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Minimum wage: Court stops workers’ planned strike

Minimum wage: Court stops workers’ planned strike
November 03
04:11 2018

Organised labour  appears bent on proceeding  with its planned strike next week despite an ex-parte order yesterday by the  National Industrial Court of Nigeria (NICN) restraining  it from stopping working across the country.

The three labour centres – Nigeria Labour Congress (NLC), Trade Union Congress of Nigeria ( TUC) and the United Labour Congress ( ULC) – insisted at  a meeting of their joint central working committee in Lagos that there is no going back on the Nov. 6 proposed strike over non-implementation of N30,000 minimum wage.

Justice Sanusi Kado, in a ruling against the NLC and  TLC), restrained  them  from proceeding with their planned strike, pending the determination of the motion on notice for interlocutory injunctions  filed by the Federal Government and the Attorney General of the Federation (AGF).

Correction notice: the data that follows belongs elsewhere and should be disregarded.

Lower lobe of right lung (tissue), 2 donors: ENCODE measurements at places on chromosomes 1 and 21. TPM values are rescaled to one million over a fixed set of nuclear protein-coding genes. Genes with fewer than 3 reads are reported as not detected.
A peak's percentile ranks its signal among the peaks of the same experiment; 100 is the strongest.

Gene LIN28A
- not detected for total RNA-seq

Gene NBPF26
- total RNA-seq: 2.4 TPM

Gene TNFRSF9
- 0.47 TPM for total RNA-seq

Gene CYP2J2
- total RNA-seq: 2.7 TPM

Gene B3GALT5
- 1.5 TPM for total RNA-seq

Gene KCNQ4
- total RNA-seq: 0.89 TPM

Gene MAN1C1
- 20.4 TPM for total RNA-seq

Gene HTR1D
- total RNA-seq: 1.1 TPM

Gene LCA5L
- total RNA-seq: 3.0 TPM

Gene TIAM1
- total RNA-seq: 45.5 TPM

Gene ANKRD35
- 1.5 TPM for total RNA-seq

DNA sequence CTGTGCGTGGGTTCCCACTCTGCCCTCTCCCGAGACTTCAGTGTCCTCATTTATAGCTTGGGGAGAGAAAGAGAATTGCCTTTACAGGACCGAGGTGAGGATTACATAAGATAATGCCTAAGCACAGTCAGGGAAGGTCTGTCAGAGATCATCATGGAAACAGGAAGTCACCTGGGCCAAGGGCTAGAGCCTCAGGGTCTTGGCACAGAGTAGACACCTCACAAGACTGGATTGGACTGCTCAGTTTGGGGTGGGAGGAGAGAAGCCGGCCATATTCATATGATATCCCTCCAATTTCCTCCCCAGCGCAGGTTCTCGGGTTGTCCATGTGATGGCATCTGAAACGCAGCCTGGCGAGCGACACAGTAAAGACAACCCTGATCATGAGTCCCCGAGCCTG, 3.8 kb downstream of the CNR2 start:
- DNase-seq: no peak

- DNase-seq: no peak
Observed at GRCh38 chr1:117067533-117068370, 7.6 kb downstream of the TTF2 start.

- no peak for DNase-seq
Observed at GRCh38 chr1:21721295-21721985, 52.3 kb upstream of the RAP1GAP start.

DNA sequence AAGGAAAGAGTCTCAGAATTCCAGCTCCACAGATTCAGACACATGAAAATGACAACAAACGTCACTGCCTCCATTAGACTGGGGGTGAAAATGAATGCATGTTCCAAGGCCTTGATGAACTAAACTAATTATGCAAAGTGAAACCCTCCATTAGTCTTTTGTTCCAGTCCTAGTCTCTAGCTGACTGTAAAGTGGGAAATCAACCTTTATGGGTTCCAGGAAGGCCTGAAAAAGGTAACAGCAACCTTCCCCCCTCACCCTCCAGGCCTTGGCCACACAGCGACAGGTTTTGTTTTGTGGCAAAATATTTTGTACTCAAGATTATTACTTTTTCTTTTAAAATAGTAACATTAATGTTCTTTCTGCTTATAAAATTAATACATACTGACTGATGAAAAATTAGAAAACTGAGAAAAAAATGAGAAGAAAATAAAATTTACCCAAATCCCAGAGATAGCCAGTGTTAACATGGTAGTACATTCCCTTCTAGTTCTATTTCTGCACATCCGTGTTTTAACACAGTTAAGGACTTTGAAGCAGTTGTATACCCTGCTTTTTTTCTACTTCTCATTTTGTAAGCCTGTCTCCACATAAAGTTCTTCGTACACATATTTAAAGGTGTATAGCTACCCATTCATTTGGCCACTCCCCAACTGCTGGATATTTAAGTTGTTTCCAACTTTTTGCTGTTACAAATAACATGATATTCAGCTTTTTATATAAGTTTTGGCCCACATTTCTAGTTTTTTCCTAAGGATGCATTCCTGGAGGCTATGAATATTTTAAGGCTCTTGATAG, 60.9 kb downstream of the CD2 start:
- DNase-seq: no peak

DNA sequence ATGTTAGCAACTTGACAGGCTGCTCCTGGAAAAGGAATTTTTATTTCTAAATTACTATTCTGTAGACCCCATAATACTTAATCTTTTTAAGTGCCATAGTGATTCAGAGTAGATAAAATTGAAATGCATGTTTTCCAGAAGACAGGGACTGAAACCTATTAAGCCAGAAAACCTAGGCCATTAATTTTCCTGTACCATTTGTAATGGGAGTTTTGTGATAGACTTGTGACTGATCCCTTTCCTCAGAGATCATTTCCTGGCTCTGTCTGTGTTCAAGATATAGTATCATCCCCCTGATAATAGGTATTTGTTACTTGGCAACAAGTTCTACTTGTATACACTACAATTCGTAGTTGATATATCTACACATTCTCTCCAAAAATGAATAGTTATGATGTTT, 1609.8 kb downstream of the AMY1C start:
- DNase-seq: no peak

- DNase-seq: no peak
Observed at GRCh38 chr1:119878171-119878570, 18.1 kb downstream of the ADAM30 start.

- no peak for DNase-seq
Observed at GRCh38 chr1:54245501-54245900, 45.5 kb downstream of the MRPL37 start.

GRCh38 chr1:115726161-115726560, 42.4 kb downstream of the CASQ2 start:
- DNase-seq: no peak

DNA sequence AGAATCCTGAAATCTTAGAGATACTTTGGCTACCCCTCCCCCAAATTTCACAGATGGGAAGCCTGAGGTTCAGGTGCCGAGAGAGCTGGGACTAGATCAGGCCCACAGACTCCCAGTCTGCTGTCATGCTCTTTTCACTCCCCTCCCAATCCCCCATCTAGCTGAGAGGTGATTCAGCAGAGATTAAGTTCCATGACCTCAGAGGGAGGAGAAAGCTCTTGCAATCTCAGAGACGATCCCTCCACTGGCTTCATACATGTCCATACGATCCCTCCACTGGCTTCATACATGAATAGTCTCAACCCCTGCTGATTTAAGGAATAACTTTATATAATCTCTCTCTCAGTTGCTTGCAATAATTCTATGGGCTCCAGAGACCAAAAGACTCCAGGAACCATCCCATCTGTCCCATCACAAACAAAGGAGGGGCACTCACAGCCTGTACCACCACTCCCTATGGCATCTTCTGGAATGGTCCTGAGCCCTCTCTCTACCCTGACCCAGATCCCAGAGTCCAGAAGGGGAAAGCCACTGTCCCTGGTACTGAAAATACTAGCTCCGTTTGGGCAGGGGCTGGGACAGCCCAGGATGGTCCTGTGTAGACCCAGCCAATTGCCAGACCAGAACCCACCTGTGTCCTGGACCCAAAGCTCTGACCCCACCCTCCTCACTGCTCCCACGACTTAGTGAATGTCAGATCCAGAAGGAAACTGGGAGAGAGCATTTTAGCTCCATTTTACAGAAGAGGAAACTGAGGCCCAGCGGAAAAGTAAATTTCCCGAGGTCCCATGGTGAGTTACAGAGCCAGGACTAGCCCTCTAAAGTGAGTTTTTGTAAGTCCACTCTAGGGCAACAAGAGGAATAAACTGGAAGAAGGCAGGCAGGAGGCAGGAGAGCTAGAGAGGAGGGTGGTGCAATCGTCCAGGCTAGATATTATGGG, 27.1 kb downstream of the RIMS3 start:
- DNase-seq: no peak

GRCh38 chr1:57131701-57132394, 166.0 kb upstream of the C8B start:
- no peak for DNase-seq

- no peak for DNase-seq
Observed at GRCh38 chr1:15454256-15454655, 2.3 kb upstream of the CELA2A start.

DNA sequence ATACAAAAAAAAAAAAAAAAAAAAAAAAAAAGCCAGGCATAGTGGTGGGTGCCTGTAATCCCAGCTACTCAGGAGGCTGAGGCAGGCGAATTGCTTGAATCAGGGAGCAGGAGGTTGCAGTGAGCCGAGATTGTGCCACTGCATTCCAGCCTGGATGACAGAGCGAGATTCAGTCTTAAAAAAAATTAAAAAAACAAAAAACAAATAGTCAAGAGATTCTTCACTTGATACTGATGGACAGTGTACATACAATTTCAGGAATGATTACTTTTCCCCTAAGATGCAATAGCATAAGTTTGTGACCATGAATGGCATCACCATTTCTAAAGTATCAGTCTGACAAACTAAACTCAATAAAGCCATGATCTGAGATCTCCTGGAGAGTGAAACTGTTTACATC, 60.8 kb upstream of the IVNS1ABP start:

Justice Kado equally restrained the Incorporated Trustees of the Nigerian Governors Forum (listed as the 1st, 2nd and 3rd defendants) from acting in ways capable of adversely affecting the workers.

The judge said he was moved to granting the ex-parte application argued by the Solicitor General of the Federation (SGF), Dayo Apata, because of the likely devastating effect of the strike on the country, its economy and the people.